Dear Kimberly and Ben,

      Do you remember the old family photographs that are kept somewhere in your house?

      The old fashioned albums with really cheesy colors and covers where the edges are torn and the plastic sheets covering the photographs are barely holding together. And then you look at the photographs, and they are yellow, or some may be a pale shade of blue, and you could see that they are faded and slowly losing their colors. But you look at the image, and all of that doesn’t matter anymore. Because right in the middle you see a picture of you when you were a baby doing your first crawl, or perhaps it was your mum in her working clothes when she was how old we are right now. Or a picture of your dad, and you remember that he used to have a head full of black hair and no round tummy. Probably rocking bell bottom jeans, and it made you realise that your dad was the real hipster. Perhaps you see them holding you in front of your birthday cake, and you were wearing new clothes that they probably worked very hard to buy back in those days. And beside them were your grandparents – they looked so young and happy.

      These are the most precious items in your home, because they hold what is so important – the triggers to the feelings and memories of your childhood, and how things used to be.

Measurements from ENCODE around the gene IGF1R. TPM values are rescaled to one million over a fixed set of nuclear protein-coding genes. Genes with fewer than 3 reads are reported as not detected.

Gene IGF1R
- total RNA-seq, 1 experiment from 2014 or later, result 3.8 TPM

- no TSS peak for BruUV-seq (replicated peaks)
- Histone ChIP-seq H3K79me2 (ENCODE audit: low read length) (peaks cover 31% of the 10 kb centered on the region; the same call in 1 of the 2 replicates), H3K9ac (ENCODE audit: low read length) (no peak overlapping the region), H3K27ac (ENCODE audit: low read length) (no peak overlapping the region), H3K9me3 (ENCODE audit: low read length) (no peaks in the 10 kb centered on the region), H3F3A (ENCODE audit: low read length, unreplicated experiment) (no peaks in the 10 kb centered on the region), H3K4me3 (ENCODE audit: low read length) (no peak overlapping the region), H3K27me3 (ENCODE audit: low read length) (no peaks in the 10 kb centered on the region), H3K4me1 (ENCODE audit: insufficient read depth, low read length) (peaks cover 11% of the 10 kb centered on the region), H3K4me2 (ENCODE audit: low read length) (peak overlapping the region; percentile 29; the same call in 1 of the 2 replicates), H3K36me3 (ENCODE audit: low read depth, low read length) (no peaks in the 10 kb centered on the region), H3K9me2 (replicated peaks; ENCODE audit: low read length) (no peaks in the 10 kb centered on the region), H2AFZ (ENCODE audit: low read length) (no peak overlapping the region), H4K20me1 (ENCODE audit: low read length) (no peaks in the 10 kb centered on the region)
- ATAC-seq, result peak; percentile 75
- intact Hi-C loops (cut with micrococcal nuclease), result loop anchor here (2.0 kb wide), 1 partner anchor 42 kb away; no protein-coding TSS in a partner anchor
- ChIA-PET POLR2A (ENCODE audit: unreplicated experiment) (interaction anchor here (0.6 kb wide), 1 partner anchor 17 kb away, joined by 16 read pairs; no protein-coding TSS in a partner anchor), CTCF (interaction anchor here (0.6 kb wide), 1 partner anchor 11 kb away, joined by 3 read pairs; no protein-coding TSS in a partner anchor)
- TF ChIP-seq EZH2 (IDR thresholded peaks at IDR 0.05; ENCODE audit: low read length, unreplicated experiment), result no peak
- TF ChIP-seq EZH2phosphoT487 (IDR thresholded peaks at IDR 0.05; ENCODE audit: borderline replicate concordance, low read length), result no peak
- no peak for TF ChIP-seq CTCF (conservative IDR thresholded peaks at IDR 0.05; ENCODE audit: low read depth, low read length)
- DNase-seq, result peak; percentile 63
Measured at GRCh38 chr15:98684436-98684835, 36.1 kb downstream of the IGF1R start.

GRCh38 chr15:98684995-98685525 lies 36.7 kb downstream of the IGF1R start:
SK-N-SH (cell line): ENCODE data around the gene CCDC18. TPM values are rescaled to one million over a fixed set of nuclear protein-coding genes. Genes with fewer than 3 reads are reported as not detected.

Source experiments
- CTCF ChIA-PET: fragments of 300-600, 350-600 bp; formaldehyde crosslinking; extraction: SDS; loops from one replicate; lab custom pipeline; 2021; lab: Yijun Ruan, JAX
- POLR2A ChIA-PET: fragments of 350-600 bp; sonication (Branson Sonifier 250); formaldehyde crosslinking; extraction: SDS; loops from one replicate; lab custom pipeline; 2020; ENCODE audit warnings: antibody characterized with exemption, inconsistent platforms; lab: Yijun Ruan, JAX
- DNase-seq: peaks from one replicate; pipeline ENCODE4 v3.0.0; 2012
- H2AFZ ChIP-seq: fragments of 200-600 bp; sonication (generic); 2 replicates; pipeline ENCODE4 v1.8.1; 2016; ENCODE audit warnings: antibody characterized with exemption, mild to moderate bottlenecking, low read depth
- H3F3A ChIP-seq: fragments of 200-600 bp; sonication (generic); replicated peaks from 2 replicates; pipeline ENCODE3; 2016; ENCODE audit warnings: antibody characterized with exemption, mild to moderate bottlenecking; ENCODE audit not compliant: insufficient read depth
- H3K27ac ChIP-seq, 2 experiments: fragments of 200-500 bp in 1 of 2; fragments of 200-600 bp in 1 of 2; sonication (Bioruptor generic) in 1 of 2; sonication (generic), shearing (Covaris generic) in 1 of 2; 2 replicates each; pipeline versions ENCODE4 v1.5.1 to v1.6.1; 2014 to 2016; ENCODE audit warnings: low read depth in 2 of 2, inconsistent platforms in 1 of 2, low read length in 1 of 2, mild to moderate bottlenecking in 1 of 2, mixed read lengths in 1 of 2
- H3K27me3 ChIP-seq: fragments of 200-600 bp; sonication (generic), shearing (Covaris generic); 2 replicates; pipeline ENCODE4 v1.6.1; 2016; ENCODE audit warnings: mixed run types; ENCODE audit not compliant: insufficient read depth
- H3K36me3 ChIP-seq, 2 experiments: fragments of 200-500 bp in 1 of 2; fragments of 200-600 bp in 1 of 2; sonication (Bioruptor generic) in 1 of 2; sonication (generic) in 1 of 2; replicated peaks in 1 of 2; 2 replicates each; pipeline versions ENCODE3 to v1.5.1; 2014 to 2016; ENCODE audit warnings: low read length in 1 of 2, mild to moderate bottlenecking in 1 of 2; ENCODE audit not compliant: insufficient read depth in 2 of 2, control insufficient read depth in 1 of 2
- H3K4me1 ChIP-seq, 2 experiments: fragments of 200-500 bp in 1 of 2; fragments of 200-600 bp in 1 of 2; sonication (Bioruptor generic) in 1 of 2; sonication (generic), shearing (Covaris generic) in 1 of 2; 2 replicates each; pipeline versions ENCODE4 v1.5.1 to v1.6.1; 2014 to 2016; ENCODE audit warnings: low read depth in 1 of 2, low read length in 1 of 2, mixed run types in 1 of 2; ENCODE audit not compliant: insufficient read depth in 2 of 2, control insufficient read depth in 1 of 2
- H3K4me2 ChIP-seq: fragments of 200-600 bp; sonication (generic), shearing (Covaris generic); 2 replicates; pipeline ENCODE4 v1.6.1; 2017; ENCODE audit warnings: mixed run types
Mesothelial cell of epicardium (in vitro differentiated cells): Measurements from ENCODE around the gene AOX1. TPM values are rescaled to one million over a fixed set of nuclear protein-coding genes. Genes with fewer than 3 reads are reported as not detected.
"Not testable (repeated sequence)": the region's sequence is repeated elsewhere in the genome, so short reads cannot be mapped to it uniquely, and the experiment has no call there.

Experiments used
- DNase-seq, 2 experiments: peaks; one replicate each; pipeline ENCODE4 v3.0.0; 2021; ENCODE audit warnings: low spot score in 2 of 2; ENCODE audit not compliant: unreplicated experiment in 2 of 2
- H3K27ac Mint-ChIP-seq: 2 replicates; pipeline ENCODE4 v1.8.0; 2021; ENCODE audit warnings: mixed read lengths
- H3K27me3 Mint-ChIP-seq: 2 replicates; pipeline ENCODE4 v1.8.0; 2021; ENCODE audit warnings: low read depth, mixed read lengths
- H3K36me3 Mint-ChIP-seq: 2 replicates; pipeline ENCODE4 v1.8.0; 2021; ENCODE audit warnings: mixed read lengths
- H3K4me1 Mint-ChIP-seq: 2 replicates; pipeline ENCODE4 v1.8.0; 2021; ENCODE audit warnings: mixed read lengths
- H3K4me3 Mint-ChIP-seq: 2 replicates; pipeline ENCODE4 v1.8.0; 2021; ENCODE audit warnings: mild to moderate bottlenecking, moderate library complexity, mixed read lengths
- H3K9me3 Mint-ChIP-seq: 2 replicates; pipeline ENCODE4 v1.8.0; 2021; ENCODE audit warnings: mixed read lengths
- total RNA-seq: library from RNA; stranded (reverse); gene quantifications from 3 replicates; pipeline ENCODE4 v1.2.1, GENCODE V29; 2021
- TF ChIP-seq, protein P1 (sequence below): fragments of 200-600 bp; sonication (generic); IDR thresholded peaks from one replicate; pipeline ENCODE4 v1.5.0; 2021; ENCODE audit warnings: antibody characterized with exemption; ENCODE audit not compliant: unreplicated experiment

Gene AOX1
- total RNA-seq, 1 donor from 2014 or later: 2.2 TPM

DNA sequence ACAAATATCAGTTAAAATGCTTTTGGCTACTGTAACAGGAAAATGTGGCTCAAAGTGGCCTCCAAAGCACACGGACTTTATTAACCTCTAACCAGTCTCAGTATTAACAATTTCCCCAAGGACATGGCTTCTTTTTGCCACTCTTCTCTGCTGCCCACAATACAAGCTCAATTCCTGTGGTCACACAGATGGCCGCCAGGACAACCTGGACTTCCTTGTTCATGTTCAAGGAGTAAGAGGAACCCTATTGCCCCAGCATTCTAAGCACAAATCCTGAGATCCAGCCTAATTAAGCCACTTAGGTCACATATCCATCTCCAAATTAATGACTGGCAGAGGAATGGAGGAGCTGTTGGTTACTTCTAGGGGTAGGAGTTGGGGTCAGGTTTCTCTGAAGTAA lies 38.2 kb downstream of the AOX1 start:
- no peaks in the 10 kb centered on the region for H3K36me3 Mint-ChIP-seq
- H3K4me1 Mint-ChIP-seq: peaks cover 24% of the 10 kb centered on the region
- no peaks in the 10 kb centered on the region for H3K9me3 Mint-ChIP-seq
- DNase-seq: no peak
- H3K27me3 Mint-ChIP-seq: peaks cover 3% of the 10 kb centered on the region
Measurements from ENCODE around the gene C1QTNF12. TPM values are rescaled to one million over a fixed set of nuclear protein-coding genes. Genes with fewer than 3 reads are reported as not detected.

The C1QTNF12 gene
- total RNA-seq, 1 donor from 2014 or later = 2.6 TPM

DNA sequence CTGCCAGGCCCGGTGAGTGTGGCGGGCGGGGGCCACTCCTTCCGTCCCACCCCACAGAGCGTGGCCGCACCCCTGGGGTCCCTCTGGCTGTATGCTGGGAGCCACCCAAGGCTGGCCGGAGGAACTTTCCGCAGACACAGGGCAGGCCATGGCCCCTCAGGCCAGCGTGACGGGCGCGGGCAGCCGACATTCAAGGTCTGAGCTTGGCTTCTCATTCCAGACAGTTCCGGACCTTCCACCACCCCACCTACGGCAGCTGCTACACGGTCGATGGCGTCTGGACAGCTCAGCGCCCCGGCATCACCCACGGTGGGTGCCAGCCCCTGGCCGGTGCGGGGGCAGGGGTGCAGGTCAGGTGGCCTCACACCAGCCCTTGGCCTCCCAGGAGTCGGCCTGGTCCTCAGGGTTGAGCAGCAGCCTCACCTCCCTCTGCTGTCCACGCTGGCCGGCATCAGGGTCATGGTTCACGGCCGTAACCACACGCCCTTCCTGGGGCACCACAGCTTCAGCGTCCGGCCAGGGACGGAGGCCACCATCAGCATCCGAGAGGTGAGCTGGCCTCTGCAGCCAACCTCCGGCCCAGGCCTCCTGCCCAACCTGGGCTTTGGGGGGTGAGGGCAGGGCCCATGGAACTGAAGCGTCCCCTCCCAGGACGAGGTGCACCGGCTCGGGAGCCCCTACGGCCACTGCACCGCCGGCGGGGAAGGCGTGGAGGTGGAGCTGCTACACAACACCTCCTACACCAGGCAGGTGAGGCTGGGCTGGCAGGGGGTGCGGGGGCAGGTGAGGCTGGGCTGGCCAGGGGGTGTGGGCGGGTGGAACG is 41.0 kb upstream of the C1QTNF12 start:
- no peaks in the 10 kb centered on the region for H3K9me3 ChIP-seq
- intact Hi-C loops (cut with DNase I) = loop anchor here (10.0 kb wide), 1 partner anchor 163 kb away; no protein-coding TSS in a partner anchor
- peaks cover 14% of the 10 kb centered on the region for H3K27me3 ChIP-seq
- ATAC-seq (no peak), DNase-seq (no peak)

I often wonder what is was like when my parents were young. And as I come into my thirties, I come to an unconscious realisation that I’m of the same age as they are in the pictures I hold. Back when they were just young working adults, having friends and having fun – what they have experienced, may be what I am experiencing now. Perhaps one day our children will only think of us as old fashioned, practical or even boring.

      But the truth is, we lived.

      We had fun, we partied. There were heaps of crazy times, and there were friendships that were formed and then broken, and there were friendships that are yet to be formed and may last our lifetime. And there were a lot of deep, heartfelt conversations. Conversations that may have sounded something like, ‘What should I do with my life?’ or ‘I want to travel the world.’. Conversations to remind us that there are so many things we haven’t figured out, and we are scared and afraid.

      But our children will never see what we’ve been through. And someday, we will forget too – we are just human after all.

      So I created these photographs for you. Photographs that may not be sharp, where the lines are not straight, that are imperfectly taken, perhaps blurry or underexposed, slightly yellowish or even blueish – just like the ones in your family album. But I hope that it doesn’t matter. Because what matters is how you felt when the photograph was taken. It matters that you remember you were once young, full of life, deeply in love and spontaneously random. It matters that it helps you remember the good things and the good times you have had in your life.

      And let’s not get it wrong. These are the good times.